33

This works fine, but I want to make it prettier - and accommodate all values that are divisible by 4:

if i==4 || i==8 || i==12 || i==16 || i==20 || i==24 || i==28 || i==32
  # ...
end

Any clever, short method to do this?

1
  • 9
    FWIW, the proper solution to this specific problem aside, when you have long lists of equal comparisons on the same object, you can cut it down to [4, 8, 12].include?(i).
    – d11wtq
    Jan 11, 2012 at 10:52

3 Answers 3

146

Try this:

if i % 4 == 0

This is called the "modulo operator".

6
  • 12
    @snowangel: I had to finish my tea. Otherwise I would have answered two minutes earlier :-) Jan 11, 2012 at 10:47
  • 2
    Be aware that if i is a string like '8' this will silently fail and return '8' not 0. There is no type coercion going on here. So make sure i is an Integer.
    – TJChambers
    Jun 24, 2015 at 23:01
  • 1
    @TJChambers: it would not "fail". % operator has different meaning on strings, that's all. Jun 25, 2015 at 0:47
  • @SergioTulentsev - absolutely correct - so make sure it is not a string.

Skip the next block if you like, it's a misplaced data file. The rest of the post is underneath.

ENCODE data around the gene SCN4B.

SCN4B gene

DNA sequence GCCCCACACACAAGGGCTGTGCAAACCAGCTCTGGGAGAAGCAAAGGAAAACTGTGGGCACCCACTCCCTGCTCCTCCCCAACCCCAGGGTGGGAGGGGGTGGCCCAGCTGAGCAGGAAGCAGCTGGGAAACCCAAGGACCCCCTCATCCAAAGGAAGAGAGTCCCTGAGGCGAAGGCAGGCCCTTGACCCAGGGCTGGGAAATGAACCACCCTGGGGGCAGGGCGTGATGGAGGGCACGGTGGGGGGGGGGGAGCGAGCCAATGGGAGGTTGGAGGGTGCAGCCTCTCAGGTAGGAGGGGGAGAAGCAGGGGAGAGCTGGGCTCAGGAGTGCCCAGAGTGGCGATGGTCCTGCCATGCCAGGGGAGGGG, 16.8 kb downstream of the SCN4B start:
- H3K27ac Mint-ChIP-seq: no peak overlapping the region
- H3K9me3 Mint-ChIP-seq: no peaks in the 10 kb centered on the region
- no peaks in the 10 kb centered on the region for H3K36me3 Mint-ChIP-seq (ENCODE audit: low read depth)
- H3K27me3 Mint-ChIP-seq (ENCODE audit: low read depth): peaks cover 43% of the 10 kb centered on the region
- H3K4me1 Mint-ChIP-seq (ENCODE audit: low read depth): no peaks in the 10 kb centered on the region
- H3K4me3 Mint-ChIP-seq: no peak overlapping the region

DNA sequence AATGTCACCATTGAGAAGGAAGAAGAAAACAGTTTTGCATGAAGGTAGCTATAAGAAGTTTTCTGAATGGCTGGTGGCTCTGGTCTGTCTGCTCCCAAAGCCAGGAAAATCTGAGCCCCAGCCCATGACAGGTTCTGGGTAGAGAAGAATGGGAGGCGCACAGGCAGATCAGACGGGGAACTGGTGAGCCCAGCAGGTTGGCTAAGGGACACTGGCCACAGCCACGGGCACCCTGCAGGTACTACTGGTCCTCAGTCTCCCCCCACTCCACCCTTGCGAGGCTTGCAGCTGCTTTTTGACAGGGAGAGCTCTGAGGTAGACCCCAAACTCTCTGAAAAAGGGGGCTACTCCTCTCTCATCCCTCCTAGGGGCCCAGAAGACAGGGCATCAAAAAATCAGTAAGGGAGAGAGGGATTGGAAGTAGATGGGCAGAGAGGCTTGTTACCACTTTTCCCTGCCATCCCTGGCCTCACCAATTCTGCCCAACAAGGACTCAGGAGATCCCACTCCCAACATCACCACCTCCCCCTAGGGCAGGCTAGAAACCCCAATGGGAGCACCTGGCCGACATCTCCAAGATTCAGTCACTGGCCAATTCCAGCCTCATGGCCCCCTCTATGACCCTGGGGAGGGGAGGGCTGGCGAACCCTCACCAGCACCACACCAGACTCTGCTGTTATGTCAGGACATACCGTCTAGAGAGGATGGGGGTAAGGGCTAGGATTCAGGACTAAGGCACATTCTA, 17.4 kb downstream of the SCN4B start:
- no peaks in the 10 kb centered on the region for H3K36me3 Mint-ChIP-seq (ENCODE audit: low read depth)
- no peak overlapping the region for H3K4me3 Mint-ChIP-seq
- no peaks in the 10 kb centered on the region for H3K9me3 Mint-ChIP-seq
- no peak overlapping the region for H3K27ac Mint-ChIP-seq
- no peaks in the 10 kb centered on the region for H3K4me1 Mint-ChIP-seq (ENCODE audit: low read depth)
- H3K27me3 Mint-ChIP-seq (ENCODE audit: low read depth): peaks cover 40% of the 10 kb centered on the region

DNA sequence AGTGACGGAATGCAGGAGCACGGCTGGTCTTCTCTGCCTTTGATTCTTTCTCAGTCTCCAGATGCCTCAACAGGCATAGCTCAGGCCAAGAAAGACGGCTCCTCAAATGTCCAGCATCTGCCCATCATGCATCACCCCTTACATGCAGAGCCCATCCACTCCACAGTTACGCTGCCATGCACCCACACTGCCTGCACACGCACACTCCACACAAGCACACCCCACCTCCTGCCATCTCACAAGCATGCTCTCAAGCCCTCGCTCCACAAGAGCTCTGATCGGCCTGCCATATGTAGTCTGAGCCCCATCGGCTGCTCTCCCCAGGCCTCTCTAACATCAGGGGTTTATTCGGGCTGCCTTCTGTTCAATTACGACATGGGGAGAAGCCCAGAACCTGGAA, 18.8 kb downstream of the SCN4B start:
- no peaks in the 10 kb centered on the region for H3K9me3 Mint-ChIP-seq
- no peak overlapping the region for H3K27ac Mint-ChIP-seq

– TJChambers
    Jun 25, 2015 at 20:47
  • 1
    @SergioTulentsev - my comment was from direct experience in Ruby where "i" could be any Object, String, Integer, etc. For those who may have retrieved i from a source where other operations on it involve implicit type coercion, this particular action DOES not. That was my intent - since if i was a String, the statement above unlike the next answer would not perhaps return the desired results in operation, but would not cause any error at runtime to announce that a String was being operated upon. Such is the condition of a non-static typed language.
    – TJChambers
    Jun 25, 2015 at 21:55
51

There's also modulo, which allows you to do

420.modulo(4).zero?

There's nothing stopping you doing that with %, but it looks weird:

420.%(4).zero?
2
  • 1
    Sergio Tulentsev's answer is the way I've always done it, but I really like this one better -- it's so much more pleasing to the eyeball! Mar 26, 2014 at 14:32
  • 2
    Unlike the previous answer above, if you take this route and the variable is NOT an Integer or Float subclass, you WILL get a Runtime error.
    – TJChambers
    Jun 24, 2015 at 23:03
15

This is always a good conversation starter:

if (i & 3).zero?
2
  • 14
    The age of this answer and lack of comments made me laugh :P
    – Abram
    Aug 5, 2016 at 19:33
  • 2
    i.nobits?(3) in Ruby 2.5+
    – Stefan
    Aug 24, 2018 at 10:36

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